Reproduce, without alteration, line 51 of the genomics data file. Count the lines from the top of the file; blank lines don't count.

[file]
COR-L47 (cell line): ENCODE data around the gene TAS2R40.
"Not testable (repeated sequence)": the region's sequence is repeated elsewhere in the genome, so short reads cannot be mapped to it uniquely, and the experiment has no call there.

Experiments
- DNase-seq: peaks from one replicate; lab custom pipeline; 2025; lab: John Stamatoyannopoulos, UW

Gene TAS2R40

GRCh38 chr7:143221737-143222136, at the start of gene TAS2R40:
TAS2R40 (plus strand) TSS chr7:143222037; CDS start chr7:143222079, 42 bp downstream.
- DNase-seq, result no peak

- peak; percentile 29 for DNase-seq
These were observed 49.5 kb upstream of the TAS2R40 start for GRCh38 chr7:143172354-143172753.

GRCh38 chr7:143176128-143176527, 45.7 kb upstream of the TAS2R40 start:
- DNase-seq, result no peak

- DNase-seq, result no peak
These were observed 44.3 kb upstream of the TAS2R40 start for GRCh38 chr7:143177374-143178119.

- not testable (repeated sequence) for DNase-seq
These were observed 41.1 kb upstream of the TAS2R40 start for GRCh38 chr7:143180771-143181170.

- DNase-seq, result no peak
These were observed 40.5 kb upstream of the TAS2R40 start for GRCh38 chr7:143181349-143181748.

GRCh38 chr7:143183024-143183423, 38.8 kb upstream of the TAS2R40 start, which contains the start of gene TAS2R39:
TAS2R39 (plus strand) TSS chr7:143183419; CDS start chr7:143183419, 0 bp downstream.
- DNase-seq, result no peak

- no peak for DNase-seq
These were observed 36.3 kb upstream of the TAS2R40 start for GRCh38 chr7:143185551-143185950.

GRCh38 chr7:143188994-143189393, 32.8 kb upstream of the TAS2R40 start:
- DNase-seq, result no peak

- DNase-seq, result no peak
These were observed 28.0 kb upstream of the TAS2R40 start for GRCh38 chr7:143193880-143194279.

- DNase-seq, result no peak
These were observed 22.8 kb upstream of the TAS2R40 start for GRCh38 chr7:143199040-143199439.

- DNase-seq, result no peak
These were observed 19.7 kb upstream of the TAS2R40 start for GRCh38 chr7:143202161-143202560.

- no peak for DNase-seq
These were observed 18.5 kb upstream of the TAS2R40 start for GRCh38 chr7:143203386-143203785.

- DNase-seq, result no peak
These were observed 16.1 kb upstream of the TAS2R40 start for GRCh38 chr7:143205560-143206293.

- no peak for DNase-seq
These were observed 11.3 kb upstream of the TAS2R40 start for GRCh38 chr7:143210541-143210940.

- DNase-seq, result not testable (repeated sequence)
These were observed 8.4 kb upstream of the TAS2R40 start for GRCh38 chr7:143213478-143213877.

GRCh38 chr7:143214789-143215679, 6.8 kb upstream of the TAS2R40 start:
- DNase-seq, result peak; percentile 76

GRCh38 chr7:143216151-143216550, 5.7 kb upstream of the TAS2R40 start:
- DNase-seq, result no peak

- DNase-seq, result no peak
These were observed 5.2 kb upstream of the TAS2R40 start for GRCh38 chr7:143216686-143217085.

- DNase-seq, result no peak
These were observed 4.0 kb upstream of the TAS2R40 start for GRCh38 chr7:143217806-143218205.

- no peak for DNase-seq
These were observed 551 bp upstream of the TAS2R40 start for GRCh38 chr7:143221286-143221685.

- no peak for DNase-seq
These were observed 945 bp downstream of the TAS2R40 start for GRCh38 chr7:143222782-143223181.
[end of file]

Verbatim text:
These were observed 945 bp downstream of the TAS2R40 start for GRCh38 chr7:143222782-143223181.